When should patients be discharged following major surgeries, and what's the best option for follow-up care? The answers to these questions vary dramatically from hospital to hospital, according to a recent UCLA study.
Post-acute care — provided by home health services, skilled nursing homes or rehabilitation centers — accounts for $62 billion in annual Medicare spending. According to a recent report by the Institute of Medicine, the frequency in which hospitals use these services also contributes to wide variations in healthcare spending across different regions of the U.S.
To better understand why these variations occur and how they affect patient outcomes, UCLA researchers analyzed data for 112,620 patients treated at 217 hospitals in 39 states.
"We wanted to get more of a granular look," says Greg Sacks, MD, PhD, the study's lead investigator and a general surgery resident at the David Geffen School of Medicine at UCLA. "So we looked at the hospital level, rather than the regional level."
Findings and implications
According to the UCLA study, published in February in the peer-reviewed journal Medical Care, some hospitals refer fewer than 3 percent of post-surgical patients to inpatient facilities, while others refer up to 40 percent. Meanwhile, some hospitals prescribe home healthcare for just 3 percent of patients; others refer up to 58 percent.
"This was after controlling for patient characteristics, such as age, how sick patients were and whether they had complications," says Dr. Sacks. "Such dramatic variations typically suggest there's either overuse of services on the high end or underuse on the low end."
The researchers dug deeper to determine how these variations affect quality of care. Their findings: Hospitals that most frequently used inpatient post-acute care facilities tended to have shorter lengths of stay and were likelier to readmit patients within 30 days (24.1 percent versus 21.2 percent for those that referred patients least often). The study found similar, but not as statistically relevant, associations between home healthcare referrals and hospital readmissions.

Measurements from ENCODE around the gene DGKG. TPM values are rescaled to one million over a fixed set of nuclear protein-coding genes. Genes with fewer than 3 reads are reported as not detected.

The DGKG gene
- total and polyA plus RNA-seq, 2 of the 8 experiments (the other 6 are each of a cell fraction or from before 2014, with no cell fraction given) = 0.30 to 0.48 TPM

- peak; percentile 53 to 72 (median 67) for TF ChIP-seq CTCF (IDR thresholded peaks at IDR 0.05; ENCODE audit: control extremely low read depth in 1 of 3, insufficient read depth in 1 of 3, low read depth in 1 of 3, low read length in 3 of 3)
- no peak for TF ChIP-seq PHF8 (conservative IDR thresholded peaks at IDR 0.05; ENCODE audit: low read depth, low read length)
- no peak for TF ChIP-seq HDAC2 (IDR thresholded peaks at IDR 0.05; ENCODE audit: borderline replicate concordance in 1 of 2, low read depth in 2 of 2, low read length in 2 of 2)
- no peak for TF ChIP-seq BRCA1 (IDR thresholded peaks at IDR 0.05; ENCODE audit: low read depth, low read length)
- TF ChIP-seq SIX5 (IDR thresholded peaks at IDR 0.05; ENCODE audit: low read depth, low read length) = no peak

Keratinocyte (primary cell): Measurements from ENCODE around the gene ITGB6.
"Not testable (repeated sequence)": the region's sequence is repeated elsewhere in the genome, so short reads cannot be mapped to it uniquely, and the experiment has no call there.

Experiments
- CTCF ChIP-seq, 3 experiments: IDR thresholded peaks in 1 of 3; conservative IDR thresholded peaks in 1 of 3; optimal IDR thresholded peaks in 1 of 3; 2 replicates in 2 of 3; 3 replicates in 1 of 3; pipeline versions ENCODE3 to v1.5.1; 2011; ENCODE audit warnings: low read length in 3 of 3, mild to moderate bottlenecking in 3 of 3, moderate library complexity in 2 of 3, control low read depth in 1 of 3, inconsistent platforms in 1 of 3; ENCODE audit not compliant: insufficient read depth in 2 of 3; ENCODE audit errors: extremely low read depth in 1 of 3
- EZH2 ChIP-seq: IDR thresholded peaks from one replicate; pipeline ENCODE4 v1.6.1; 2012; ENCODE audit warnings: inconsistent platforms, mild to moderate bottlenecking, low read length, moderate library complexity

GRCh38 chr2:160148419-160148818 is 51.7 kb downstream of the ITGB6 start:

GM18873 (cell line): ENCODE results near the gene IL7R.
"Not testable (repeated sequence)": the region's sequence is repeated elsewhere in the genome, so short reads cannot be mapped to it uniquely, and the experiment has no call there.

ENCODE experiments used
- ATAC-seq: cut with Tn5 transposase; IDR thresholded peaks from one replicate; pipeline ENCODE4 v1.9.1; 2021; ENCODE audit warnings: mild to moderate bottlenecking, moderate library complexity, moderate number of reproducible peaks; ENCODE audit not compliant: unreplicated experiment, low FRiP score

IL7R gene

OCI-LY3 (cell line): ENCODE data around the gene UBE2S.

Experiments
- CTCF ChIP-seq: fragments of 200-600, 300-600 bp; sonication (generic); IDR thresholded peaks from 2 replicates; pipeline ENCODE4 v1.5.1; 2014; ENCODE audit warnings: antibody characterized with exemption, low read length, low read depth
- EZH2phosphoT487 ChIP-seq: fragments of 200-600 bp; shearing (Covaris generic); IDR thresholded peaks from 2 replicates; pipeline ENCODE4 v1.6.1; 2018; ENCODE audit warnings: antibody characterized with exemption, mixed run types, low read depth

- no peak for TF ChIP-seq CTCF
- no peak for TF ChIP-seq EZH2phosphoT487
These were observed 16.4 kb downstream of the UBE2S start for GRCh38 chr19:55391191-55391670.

"Either of these findings alone — shorter lengths of stay and higher readmission rates — would make us scratch our heads," says Dr. Sacks. "But together, they suggest that some hospitals might be using post-acute care as a substitute for keeping patients in the hospital longer. Hospitals are under some pressure to reduce lengths of stay, both for medical and monetary reasons. The longer patients stay in the hospital, the more exposed they are to hospital-acquired infections. But since many are being readmitted, they might not have been ready for discharge in the first place."
Traditionally, hospitals have also had a financial incentive for discharging patients as soon as possible. "These data were from 2005 to 2008, so they don't reflect the changes made under the Affordable Care Act (ACA). Back then, hospitals would get a set amount of money for Medicare/Medicaid patients, per hospitalization," Dr. Sacks explains. "With ACA payment reforms, reimbursements are increasingly bundled payments for an entire episode of care, and hospitals are penalized for excessive readmissions. These policy changes are addressing some potentially perverse financial incentives and already seem to be reducing hospital readmission rates."
Dr. Sacks says their findings highlight the need for standardized guidelines on the effective usage of post-acute care.
"Medical providers don't know exactly which patients will benefit most from these services and how frequently they should be used. Currently, there are no definitive guidelines, so when to discharge patients and when to offer post-acute care are at the hospital's or physician's discretion. Having better knowledge about that would enable us to see which hospitals are over or underutilizing these services, and try to work towards hitting the sweet spot."
By Taylor Mallory Holland